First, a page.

As for The Happening, if the story looks good to you, go see it. Don't get worked up about is this better than The Sixth Sense or what the stupid twist at the ends is going to be. Just go and enjoy the story. This man's career needs the vote of confidence that only our hard-earned movie dollars can provide. Love him or hate him, no one else in Hollywood is making films quite like Shymalan. I for one would like him to be able to continue.
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The Incredible Hulk: Movie Mash

Welcome to the Movie Mash- a new, regular editorial about upcoming films. Think of it as a movie preview of sorts, although the emphasis isn't necessarily on the actual content of the film. For the most part, I'll be assuming you've already heard of these movies and are looking for a more indepth discussion than who's playing what character and who's blowing what up now.


There's been a fair bit of grumbling in the movie community as of late regarding the soon-to-be released Marvel Studios film The Incredible Hulk. Months ago when the first teasers began to appear online, many comic book enthusiasts turned to one another and deemed this film worthy of the dreaded, collective 'meh'. Interest just didn't seem to be there this time around. Since then, some extended trailers have appeared online and, ever so slowly, some of the most jaded geeks have started warming up to the green giant's second contemporary movie outing.

But why is this movie having such a hard time gaining acceptance? Why was this franchise judged a cold turkey post the 2003 film, Hulk? The Hulk himself is a fun character, one that many people can relate to on some primal, emotional level. Out of the many comic book characters, Hulk is one of the few whom has remained relevant in modern times. With levels of repressed anger and stress at an all time high, it ought to be easy for movie going audiences to connect to the on going plight of the unfortunate Bruce Banner.

I'll be the first to admit that the Ang Lee Hulk project wasn't everything it could have been. This geek is not afraid to admit, however, that overall I didn't find Hulk to be an unsatisfactory film. In fact, I think they did a lot of things right. The cinematography, utilizing bright colors and split panels, was a delight to behold, emulating a comic book come to life. The Hulk himself was a fun, if obviously CGI heavy creation. Some of the action sequences were suitably larger than life and Eric Bana gave an appropriate, introverted performance. On the other hand, the plot line concerning Banner's father and the film's climax was ridiculous and ungrounded. And lets not forget the giant, mutant hulk-dogs he had to fight. Seriously. Who thought that was a good idea?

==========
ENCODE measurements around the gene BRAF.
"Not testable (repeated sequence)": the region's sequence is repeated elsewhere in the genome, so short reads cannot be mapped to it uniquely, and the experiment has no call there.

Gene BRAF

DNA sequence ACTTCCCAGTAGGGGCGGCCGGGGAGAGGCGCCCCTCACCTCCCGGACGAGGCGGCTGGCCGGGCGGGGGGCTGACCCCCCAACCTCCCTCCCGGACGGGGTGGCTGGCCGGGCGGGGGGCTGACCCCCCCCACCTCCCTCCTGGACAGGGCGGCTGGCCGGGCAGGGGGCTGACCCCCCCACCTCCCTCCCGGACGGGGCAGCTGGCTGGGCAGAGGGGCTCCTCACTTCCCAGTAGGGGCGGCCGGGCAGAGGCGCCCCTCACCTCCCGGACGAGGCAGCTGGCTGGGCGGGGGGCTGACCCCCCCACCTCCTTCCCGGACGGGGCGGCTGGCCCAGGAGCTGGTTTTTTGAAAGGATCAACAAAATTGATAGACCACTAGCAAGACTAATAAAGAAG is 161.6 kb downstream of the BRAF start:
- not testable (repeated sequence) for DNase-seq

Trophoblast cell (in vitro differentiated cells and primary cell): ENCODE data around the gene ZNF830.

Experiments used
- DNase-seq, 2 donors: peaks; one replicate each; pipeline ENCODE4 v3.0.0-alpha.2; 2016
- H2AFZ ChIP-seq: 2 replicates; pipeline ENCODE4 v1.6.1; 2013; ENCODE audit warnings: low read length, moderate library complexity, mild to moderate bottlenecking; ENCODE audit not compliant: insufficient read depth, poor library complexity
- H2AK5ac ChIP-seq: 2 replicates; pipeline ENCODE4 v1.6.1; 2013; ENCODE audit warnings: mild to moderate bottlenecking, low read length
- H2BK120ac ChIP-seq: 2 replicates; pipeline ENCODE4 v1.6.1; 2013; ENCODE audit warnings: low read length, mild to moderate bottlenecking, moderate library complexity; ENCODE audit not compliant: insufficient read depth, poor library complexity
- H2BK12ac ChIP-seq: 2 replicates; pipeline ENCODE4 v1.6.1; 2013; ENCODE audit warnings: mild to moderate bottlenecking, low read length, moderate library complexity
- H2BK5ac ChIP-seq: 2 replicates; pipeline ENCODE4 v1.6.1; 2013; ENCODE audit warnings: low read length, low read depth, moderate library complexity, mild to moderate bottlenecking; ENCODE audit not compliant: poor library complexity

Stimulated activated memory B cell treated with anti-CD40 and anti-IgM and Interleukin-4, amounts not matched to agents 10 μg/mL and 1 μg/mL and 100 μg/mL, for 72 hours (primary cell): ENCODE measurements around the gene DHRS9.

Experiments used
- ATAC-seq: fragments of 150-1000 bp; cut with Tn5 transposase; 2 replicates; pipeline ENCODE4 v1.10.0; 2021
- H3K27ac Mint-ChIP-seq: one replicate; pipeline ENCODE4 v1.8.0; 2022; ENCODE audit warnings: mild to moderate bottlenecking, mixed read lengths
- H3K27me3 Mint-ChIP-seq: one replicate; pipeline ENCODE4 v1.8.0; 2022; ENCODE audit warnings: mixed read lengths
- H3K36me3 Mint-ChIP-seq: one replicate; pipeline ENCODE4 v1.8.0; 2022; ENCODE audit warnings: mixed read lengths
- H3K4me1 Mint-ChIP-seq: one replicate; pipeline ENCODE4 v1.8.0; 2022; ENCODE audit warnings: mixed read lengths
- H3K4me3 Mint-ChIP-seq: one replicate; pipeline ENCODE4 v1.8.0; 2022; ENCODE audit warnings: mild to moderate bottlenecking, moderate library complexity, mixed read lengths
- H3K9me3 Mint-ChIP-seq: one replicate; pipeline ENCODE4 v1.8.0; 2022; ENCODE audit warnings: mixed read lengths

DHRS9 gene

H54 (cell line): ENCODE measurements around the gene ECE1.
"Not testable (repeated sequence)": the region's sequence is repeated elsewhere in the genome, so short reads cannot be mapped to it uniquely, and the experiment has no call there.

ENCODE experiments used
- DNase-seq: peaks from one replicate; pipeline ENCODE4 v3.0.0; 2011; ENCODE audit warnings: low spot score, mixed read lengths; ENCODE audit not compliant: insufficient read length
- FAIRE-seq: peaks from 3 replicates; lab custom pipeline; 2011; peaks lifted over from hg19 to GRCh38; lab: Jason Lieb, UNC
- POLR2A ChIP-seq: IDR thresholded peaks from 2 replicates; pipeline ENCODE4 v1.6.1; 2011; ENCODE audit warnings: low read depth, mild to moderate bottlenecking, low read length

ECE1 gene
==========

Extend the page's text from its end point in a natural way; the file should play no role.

I think a lot of people are put off by just how recently the last Hulk film was released. That film is still fresh in many people's minds. There is a bit of a stigma surrounding the new film as many people are viewing it as a remake of sorts. I'd like to offer a differing opinion. I don't feel as thought this project is a remake in the true sense of the word. Every once in awhile in the comic book world, a story arc comes along that's refered to as a 'One Shot'. Usually these one shots are a particular writer's take on a character or a specific event. They're fun, self-contained stories but are not considered part of canon. The 2003 Hulk film was simply Ang Lee's one shot with the character. Marvel Studios isn't remaking the film, they're simply acknowledging that Ang Lee's version isn't part of the official canon and are offering up their own vision that is.